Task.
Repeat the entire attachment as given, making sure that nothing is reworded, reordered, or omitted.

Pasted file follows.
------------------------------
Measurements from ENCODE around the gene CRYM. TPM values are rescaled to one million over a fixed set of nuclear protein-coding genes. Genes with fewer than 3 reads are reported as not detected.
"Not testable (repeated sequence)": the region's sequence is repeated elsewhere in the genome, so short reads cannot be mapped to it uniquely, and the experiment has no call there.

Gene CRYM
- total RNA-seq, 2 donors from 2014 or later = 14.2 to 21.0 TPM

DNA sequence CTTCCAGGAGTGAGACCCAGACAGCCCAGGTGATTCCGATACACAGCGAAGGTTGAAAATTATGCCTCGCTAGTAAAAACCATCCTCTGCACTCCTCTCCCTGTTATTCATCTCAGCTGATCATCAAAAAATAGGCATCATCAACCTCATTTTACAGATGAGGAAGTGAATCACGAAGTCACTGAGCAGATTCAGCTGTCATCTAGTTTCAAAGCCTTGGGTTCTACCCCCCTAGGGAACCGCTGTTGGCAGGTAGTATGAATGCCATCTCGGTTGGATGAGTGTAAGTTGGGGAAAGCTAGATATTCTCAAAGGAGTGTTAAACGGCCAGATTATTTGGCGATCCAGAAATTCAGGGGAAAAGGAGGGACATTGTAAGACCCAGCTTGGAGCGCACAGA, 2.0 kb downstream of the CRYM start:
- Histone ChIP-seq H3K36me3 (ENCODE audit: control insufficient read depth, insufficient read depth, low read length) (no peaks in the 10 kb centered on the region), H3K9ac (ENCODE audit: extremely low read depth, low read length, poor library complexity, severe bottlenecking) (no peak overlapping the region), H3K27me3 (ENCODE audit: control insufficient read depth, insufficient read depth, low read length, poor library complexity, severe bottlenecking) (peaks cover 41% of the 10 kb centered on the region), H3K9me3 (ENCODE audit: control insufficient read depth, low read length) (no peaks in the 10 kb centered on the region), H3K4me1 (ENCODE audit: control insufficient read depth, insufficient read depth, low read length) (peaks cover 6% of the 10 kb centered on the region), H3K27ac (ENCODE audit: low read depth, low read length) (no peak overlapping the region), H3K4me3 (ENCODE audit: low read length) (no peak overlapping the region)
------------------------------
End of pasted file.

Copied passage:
Measurements from ENCODE around the gene CRYM. TPM values are rescaled to one million over a fixed set of nuclear protein-coding genes. Genes with fewer than 3 reads are reported as not detected.
"Not testable (repeated sequence)": the region's sequence is repeated elsewhere in the genome, so short reads cannot be mapped to it uniquely, and the experiment has no call there.

Gene CRYM
- total RNA-seq, 2 donors from 2014 or later = 14.2 to 21.0 TPM

DNA sequence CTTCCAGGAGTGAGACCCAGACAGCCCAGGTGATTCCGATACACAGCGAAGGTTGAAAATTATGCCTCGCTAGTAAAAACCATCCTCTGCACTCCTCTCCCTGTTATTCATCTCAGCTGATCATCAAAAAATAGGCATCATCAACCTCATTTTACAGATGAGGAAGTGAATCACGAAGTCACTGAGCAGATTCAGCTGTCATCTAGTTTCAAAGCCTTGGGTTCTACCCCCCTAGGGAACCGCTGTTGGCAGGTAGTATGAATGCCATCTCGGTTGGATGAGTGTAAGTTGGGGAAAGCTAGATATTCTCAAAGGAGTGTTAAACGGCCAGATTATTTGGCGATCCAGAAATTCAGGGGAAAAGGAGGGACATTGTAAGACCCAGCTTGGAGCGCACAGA, 2.0 kb downstream of the CRYM start:
- Histone ChIP-seq H3K36me3 (ENCODE audit: control insufficient read depth, insufficient read depth, low read length) (no peaks in the 10 kb centered on the region), H3K9ac (ENCODE audit: extremely low read depth, low read length, poor library complexity, severe bottlenecking) (no peak overlapping the region), H3K27me3 (ENCODE audit: control insufficient read depth, insufficient read depth, low read length, poor library complexity, severe bottlenecking) (peaks cover 41% of the 10 kb centered on the region), H3K9me3 (ENCODE audit: control insufficient read depth, low read length) (no peaks in the 10 kb centered on the region), H3K4me1 (ENCODE audit: control insufficient read depth, insufficient read depth, low read length) (peaks cover 6% of the 10 kb centered on the region), H3K27ac (ENCODE audit: low read depth, low read length) (no peak overlapping the region), H3K4me3 (ENCODE audit: low read length) (no peak overlapping the region)